While income, advancement and opportunity are critical factors when deciding a job, another important requirement, sometimes overlooked, is satisfaction. You might even go further and say that a really well balanced career gives you a sense of contributing to something greater than just yourself. Being a part of the insurance industry gives you the opportunity to really help, both at an individual and a community level. Additionally, the insurance industry contributes considerably to the charity sector.

When someone suffers a serious loss, whether that’s property or losing a loved one, they contact their insurance provider, whose responsibility then is to provide support. If a disaster hits an entire community—imagine a flood or a storm ripping through a town, for example—then it’s insurance providers who must be on hand, organizing the resources to allow the repair and rebuild efforts to begin.

Shape the future

You’ve probably noticed that the world is changing significantly. We’re in a period of rapid advancement, in which technologies such as AI and Machine Learning are altering the nature of work. At the same time, though, people are wary of becoming overly automated, and often value a personal, even traditional experience.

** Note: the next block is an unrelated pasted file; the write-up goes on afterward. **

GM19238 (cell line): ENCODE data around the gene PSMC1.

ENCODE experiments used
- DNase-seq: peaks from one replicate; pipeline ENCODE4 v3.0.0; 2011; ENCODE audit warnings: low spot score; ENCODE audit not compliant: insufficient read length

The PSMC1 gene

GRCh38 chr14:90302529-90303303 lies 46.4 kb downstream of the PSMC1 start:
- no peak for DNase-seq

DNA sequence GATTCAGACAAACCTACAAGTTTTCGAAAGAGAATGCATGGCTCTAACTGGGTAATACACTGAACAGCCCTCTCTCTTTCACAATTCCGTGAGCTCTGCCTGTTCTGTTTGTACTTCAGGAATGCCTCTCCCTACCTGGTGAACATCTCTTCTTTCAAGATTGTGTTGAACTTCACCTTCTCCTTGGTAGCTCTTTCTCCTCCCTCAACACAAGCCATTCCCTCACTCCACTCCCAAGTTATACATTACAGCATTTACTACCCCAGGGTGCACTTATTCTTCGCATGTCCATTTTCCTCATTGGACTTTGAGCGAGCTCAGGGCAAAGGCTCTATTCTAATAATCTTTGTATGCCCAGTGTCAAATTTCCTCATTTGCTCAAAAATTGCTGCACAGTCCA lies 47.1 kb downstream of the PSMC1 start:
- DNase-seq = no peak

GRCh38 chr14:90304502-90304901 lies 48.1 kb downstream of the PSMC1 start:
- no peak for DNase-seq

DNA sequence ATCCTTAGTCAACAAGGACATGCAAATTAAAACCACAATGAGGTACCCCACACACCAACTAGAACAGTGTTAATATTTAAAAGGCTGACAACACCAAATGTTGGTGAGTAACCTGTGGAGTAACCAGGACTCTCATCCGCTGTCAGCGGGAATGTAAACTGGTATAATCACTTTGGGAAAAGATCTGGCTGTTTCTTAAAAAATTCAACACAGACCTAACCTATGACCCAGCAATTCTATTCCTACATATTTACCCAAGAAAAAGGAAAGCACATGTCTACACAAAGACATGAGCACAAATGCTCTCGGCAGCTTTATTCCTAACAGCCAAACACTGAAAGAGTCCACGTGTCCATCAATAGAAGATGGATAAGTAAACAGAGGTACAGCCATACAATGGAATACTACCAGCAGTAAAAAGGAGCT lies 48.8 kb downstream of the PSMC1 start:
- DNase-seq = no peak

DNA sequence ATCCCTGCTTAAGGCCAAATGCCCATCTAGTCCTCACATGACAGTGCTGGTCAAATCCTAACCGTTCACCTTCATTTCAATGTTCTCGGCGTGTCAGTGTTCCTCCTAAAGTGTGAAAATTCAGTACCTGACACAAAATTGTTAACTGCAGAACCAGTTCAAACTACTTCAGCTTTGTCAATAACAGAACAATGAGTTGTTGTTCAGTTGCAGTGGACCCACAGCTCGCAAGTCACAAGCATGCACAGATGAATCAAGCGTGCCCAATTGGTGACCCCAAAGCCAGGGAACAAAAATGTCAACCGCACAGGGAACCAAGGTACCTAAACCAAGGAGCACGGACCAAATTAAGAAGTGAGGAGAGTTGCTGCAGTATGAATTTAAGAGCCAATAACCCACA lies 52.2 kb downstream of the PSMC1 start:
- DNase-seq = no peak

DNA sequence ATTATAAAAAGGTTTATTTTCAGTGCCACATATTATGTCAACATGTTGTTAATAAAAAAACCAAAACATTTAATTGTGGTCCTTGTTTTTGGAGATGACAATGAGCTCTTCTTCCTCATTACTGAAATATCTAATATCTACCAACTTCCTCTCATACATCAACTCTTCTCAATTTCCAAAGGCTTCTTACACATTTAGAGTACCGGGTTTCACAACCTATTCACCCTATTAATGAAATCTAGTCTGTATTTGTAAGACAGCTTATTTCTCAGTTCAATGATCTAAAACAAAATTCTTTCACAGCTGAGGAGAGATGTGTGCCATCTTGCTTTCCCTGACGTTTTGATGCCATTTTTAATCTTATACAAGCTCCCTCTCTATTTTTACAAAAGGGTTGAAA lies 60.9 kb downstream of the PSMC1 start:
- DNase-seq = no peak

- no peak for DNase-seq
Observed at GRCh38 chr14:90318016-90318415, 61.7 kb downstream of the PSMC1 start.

In the insurance industry you’ll need to find a balance, and will help to define how the sector moves forward. You can be using all the latest tools for data analysis, marketing, and finance, while also helping people on a personal level, and gaining their trust.

Silicon Valley and the Military

At first glance, the world of the tech industry and the world of the military could not be any further apart.